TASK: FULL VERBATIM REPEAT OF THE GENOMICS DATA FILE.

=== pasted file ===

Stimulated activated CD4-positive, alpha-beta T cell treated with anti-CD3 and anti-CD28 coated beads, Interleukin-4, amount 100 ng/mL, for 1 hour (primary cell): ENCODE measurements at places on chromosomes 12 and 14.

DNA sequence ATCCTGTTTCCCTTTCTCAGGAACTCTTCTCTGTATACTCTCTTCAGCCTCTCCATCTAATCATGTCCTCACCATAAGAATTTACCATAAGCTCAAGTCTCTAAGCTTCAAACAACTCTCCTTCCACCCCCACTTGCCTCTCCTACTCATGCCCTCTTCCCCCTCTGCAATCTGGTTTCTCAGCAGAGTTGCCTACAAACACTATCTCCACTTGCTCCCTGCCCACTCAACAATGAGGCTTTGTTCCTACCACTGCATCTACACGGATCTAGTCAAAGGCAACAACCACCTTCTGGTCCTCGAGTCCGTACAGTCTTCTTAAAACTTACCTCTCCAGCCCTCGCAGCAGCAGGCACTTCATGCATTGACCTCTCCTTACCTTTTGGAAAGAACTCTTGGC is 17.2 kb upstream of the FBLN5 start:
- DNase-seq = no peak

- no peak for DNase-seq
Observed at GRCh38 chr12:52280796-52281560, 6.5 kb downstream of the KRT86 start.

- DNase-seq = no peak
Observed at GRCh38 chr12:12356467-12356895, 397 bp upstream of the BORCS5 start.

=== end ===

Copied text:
Stimulated activated CD4-positive, alpha-beta T cell treated with anti-CD3 and anti-CD28 coated beads, Interleukin-4, amount 100 ng/mL, for 1 hour (primary cell): ENCODE measurements at places on chromosomes 12 and 14.

DNA sequence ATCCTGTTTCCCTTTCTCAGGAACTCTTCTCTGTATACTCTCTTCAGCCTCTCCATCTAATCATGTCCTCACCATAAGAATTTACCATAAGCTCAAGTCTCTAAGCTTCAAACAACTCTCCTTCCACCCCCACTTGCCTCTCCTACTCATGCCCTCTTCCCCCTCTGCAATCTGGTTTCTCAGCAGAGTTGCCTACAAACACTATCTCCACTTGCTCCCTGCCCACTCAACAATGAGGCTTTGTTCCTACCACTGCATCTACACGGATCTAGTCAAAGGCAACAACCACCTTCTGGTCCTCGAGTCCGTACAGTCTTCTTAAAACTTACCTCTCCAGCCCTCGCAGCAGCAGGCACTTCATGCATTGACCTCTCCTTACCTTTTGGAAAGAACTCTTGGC is 17.2 kb upstream of the FBLN5 start:
- DNase-seq = no peak

- no peak for DNase-seq
Observed at GRCh38 chr12:52280796-52281560, 6.5 kb downstream of the KRT86 start.

- DNase-seq = no peak
Observed at GRCh38 chr12:12356467-12356895, 397 bp upstream of the BORCS5 start.